Thursday, November 13, 2014


Explosions and Collapses
By W. T. Paterson

It wasn’t until the third day that they began to appear; the women in the sky. They would watch us as we, from the ground, struggled to stay alive. Our ship had crashed on an uncharted and uninhabited planet, or so we thought.
These women were as large and elegant as the clouds, transparent and graceful. We were not afraid, for they were not here to harm us. As to who they were, some speculated they were angels while others imagined they were apparitions and hallucinations. But if all of us saw them, how could they not be real? Perhaps they were all that was left from a civilization that has long since vanished, or perhaps they were here to guide us into the places we have always feared to go.
They did not appear until the sickness set in. Two men complained of stomach and head pains one day, then the next they refused to move. Instead, they sat staring at the sky. That’s when the women began to appear. Their sightings soon became common, an occurrence that garnered no reaction until the infected men began to speak. It was then we noticed the women were somehow communicating, but only to the sick.
The men, they were dying. No matter what we did, it wasn’t helping.
At night, we’d hear singing just over the horizon. It was them. Their melodies became the lullabies that put our hearts to rest. We dreamt of vast oceans that bathed us. We saw trees that spoke with the wisdom of our fathers.
One morning, we emerged from our tents to find a woman in the sky looking at one of the sick men. Her arms were outstretched; she wanted him to come to her. With his eyes watering and mouth pulled into a smile, he whispered, “I’m coming home.” Death took him over. The woman in the sky bowed her head, crossed her arms and disappeared.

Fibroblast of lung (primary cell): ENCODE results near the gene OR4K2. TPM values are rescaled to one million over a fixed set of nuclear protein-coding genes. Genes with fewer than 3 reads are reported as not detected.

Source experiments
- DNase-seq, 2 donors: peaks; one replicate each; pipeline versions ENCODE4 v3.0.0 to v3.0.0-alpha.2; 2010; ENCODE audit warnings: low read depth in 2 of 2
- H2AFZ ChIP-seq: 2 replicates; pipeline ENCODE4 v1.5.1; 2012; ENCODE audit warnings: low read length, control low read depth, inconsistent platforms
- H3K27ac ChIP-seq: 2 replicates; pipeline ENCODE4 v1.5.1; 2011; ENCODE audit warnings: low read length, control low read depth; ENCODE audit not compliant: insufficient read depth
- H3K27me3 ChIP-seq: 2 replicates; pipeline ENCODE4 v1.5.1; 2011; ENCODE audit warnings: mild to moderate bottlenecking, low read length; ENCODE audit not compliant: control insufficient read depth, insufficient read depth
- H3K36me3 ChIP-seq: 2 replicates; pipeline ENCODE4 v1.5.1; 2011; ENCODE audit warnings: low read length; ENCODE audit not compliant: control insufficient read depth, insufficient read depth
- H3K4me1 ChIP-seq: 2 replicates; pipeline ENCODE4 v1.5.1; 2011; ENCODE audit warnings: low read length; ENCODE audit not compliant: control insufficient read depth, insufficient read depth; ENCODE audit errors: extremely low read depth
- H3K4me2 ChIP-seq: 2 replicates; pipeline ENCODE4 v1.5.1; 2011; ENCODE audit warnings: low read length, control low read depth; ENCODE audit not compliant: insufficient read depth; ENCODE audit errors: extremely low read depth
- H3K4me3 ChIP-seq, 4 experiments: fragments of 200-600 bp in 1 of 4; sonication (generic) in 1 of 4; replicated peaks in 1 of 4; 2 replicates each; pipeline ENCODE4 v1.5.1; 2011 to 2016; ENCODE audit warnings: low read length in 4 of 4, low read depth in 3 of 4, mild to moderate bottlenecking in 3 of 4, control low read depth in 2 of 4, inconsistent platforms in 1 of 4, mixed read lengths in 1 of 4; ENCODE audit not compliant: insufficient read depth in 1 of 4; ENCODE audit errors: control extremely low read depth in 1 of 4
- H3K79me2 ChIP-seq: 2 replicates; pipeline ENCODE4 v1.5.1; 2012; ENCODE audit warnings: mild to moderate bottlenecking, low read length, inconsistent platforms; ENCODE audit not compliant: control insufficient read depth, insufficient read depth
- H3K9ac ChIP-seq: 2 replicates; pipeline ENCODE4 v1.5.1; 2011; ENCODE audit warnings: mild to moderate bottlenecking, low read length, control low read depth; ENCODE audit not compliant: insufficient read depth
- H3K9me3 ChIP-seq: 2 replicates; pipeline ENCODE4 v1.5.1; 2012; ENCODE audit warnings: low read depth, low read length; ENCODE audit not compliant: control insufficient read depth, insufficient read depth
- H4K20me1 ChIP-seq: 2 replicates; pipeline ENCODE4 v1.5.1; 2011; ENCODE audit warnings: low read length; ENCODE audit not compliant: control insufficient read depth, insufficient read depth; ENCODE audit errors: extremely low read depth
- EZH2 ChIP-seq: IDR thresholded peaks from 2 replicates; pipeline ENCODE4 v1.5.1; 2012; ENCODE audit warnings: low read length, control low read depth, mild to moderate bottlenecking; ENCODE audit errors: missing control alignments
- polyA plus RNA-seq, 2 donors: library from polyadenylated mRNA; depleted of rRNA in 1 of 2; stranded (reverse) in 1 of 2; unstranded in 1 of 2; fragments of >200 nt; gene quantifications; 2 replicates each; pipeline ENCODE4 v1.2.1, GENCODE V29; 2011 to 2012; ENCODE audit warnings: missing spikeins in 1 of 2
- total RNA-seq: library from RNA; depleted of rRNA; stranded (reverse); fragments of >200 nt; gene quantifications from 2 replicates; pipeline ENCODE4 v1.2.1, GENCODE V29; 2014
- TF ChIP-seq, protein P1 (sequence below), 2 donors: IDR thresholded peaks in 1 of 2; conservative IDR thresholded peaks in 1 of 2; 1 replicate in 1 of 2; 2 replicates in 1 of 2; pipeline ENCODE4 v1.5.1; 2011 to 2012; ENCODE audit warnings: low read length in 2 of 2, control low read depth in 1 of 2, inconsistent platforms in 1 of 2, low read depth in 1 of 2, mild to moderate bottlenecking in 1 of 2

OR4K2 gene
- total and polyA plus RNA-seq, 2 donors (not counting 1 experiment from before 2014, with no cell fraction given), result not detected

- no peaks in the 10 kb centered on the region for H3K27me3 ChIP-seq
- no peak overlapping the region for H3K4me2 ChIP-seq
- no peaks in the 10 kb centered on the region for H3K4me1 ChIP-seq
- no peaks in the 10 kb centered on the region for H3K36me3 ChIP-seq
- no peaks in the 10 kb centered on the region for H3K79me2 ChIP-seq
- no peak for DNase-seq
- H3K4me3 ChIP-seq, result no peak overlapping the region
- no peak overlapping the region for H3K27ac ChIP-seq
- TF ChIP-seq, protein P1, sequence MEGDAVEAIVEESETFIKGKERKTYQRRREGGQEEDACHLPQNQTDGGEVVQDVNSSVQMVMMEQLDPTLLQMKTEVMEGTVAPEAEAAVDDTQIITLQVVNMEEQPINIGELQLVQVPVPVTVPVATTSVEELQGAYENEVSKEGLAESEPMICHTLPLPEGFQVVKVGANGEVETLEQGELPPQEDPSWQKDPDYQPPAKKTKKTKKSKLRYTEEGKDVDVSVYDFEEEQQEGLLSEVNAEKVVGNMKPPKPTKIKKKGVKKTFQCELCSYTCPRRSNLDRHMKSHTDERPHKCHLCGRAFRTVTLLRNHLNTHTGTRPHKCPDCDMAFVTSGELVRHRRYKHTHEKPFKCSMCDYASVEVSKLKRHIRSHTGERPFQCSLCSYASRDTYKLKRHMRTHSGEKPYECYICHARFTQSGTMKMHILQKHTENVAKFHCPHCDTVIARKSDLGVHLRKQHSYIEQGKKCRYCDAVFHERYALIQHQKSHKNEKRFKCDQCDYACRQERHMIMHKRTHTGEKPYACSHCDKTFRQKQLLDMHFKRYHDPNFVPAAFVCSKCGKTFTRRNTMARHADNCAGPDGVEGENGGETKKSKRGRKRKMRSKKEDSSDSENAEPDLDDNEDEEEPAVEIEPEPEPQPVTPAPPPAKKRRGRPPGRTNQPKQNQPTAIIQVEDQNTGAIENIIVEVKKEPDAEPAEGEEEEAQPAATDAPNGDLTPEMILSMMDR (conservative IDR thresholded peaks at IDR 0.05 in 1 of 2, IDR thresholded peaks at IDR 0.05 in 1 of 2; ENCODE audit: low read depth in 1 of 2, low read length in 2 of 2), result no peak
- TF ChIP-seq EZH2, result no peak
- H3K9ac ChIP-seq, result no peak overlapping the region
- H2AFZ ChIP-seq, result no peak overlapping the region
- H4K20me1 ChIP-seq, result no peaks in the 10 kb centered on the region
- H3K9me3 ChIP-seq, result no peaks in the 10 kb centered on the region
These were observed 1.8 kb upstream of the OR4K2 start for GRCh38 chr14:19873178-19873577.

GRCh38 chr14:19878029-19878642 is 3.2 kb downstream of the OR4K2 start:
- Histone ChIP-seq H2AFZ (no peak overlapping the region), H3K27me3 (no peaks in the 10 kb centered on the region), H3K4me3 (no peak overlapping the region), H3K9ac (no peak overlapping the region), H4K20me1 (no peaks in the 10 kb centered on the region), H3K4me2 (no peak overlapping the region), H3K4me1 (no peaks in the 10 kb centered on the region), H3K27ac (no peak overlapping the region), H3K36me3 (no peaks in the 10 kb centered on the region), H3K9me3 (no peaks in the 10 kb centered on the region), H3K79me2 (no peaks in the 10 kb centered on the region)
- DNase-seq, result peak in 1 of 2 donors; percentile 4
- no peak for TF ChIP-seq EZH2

By sunset, the same scene happened to the other sick man. Then, three more men contracted the sickness.
As we vanished one by one, so did they. It never occurred to us that our living numbers were the same as theirs.
When the sickness hit me, I was unprepared. Though I had seen it on the faces of my men, they could not have readied me for my journey anymore than my own mind could imagine. I fought as hard as I could to stay alive, but it was no use. When I accepted this cruel fate, a woman appeared. I sat and watched her. She was beautiful. She understood me all too well, as if she were the vision upon which I had built my life. Underneath the blanket of the sky, she stretched out her palms and called my name. These women had found us; the stranded, the hopeless, the forgotten, and took us into their arms to guide us home.

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W. T. Paterson is a Chicago writer who's recent work can be seen in places such as Maudlin House, Procyon Press' Anthology, and Whispers from the Past. Send him a tweet @WTPaterson


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